[freedomtowernight_edited.jpg] 26th Parallel: Braman Wants Cars, Not Downtown Development

Saturday, January 05, 2008

Braman Wants Cars, Not Downtown Development

There HE goes again.

OK, so I don't really know what's behind luxury automobile dealer Norman Braman's latest drive to stop the massive downtown plan proposed last month by Manny Diaz and Co. But considering that the last time we heard from him, he was pumping money to sink Alex Penelas' 1% sales tax increase that would have eliminated those hideous tolls from county roads and added funding for mass transit, I can't help but wonder (neither can Transit Miami which posted on this back before Christmas).

The issue here isn't that Norman Braman isn't entitled to his opinion and to be loud and brash about it. He most certainly has that right. But Braman's attitude and approach strikes at one of my biggest pet peeves: complaining without offering alternative and viable solutions.

Braman is also deceiving the public when he makes statements such as this one:
'Dolphin Stadium was built without taxpayer dollars,'' (Braman's ad) says. ``The Marlins should do the same. These property taxes were intended for the poor. The Marlins are not poor.''
Please, Mr. Braman. You know the stadium money is coming mostly from hotel bed taxes most certainly NOT intended for the poor. Stop lying.

I hold deep respect for folks who put their money where their mouth is and stand up for what they believe in. Norman Braman starts in that direction, but then stops short when asked what HE would do to improve transit and quality of life in South Florida. It would be nice if Mr. Braman, who undoubtedly has profited nicely from South Florida's car culture, would actually tell us what he wants instead of shooting down projects such as these with deceptive comments. Nothing wrong with making money, as I'm an evil capitalist, but it's also fair to question motives based on someone's line of work.

Perhaps he doesn't have an answer because he likes what he now sees.

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Blogger Jonathan said...

It seems to me that Braman is a principled opponent of raising taxes.

The public money that will be used to finance these new boondoggles is money that will no longer be available for productive investment. There is no way that the Miami City Commission can invest money better than can the private citizens and businesses from which the money is being taxed. Socialism is a lousy business model.

If the Commissioners had any sense they would reduce taxes on hotel visits. These taxes kill local jobs and make Miami less attractive to visitors. For a city whose businesses rely as heavily on tourism as Miami's businesses do to increase taxes on tourists is crazy.

I think Braman is taking a reasonable position and need not provide an alternative. If a plan is bad, doing nothing may be the best alternative.

Braman has created a lot of jobs, and a lot of wealth for himself and other people, over the years. How many jobs and how much wealth has the Miami City Commission created?

2:15 PM, January 05, 2008  
Blogger Robert said...


In theory you're correct, but the problem is that no one in Miami, whether its private citizens or private businesses, wants to step up and offer something as an alternative that will not only make Miami a even more attractive destination but also improve the quality of life of its residents. If there's anyone out there who has, they've been very quiet.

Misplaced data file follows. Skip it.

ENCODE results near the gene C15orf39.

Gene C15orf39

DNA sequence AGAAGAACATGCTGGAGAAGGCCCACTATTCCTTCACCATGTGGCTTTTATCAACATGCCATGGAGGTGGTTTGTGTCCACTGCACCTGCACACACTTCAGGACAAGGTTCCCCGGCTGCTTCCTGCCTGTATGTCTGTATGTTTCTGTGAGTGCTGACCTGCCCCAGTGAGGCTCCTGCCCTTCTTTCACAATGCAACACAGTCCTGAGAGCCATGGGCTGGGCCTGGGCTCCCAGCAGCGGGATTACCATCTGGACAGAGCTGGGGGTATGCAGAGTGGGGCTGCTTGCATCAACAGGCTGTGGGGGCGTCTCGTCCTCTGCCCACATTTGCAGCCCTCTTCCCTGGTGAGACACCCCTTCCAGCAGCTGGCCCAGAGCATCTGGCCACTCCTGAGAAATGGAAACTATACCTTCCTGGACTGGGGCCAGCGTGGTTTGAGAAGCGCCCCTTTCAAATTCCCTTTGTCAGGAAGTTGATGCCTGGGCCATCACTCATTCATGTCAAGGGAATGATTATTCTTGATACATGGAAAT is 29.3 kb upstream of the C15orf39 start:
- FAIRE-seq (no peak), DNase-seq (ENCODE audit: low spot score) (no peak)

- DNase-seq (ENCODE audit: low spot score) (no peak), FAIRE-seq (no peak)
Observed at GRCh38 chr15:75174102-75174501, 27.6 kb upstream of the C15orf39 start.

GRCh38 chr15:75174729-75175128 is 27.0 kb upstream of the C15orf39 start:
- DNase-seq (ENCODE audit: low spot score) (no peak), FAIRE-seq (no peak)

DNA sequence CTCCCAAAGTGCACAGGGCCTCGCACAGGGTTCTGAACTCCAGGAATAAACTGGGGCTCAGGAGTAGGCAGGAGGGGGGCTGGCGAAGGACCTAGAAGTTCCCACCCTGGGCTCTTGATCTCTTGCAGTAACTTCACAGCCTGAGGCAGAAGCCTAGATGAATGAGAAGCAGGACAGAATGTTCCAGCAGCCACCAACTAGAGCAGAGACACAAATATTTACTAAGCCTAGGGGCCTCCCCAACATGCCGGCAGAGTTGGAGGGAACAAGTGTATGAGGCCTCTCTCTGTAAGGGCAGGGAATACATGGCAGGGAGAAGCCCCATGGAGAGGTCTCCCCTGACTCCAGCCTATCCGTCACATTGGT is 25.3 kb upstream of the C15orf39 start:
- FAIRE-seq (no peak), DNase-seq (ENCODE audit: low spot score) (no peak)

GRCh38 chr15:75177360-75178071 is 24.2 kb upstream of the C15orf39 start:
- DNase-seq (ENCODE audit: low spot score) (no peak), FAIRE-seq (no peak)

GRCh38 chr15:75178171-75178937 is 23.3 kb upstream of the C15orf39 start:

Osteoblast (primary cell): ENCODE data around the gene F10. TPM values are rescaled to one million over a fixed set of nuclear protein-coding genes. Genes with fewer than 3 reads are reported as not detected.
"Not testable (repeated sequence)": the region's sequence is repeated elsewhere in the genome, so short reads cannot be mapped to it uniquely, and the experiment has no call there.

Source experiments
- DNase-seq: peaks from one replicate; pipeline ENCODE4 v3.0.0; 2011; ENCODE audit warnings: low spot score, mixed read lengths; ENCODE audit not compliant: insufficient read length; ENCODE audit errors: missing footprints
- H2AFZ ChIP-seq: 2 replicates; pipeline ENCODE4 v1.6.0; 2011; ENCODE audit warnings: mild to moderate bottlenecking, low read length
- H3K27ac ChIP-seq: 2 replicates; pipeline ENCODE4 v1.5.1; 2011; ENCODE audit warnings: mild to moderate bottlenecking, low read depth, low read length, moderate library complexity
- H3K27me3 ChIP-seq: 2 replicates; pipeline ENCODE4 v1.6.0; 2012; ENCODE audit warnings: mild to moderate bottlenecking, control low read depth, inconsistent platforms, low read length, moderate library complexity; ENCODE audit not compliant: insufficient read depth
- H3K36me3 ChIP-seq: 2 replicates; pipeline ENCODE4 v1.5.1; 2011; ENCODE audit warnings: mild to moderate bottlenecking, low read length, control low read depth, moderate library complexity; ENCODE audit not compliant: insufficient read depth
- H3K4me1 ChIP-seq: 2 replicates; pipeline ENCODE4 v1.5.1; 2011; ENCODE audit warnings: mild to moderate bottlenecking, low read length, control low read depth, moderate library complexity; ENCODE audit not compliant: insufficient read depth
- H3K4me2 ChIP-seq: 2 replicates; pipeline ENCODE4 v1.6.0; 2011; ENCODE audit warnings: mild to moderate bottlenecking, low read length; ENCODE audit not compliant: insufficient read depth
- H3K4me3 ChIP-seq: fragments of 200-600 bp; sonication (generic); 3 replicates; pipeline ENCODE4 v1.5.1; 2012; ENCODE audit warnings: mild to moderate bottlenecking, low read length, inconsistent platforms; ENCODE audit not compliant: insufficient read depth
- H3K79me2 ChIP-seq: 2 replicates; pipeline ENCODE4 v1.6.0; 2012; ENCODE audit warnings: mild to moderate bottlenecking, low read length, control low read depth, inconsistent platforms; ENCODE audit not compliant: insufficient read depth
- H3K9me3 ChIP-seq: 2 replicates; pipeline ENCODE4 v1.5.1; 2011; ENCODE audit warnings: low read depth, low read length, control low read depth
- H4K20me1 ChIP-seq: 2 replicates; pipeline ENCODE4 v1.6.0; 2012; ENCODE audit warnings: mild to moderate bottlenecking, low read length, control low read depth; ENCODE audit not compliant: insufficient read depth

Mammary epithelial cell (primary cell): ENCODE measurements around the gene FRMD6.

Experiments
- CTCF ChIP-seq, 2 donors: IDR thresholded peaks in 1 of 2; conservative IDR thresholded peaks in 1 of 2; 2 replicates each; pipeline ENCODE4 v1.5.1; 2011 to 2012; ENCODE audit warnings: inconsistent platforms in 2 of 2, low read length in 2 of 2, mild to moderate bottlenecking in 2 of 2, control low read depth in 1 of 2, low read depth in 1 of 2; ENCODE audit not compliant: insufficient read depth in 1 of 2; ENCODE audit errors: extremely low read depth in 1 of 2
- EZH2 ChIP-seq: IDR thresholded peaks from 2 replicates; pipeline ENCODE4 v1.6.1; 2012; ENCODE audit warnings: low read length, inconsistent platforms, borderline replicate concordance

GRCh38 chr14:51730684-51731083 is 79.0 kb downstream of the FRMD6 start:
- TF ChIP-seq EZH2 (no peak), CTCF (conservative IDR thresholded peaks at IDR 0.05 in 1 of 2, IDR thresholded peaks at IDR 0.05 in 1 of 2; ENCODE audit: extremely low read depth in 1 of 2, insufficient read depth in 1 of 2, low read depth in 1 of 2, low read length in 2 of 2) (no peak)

Braman is well within his right to oppose this without any alternative, but what good does that really do for the community? I'm glad that he's been successful and provided jobs for people, but if you're going to get involved in public issues such as these, you need to have the larger picture in mind. A principled stance is fine, but to me it's hollow if there's no follow-up. Doing nothing in this case is not the best alternative, because these issues will continue to dog us for years to come if we don't do something about it now.

Quite frankly, and you already know my opinion on this, public apathy has mostly led us to where we're at today. I see the plan being proposed by the politicians as a good one that could bring plenty of benefits to our community. Is it perfect? No, and I never said it was. However, no one else is willing to take the ball and run with it, so I'm glad that the politicos are at least doing what they were elected to do, which is lead. There will be plenty of opportunities to discuss the pros and cons of the plan, but SOMEONE had to step forward and present it. How many years have we been wringing our hands over the Marlins stadium issue? Same with Museum Park, which voters approved as part of a bond package a few years ago and has stagnated since. The Port Tunnel? I'm sick of hearing about it. Maybe, maybe this is the kickstart needed to get real discussion going on what Miami needs to do as a city and region to improve its quality of life for residents and visitors.

Speaking of visitors, our region is not suffering from a lack of tourists despite the taxes. If anything, we haven't done enough to capitalize on the revenue from those taxes which can only be used for attractions and other tourism-related projects. There is where I criticize local politicians, because they've failed in that respect. Will they fail again with this plan? I guess it's possible, but it's up to us to make sure this gets carried through, or we get rid of them.

2:52 PM, January 05, 2008  
Blogger Gabriel J. Lopez-Bernal said...

Robert, Nice post, glad to see we are on the same page. We'll be following up our post soon with some more thoughts, but there are many flaws in his arguments and it is quite evident that he does not have the community's best interests in mind (only his wallet.)

10:27 AM, January 07, 2008  

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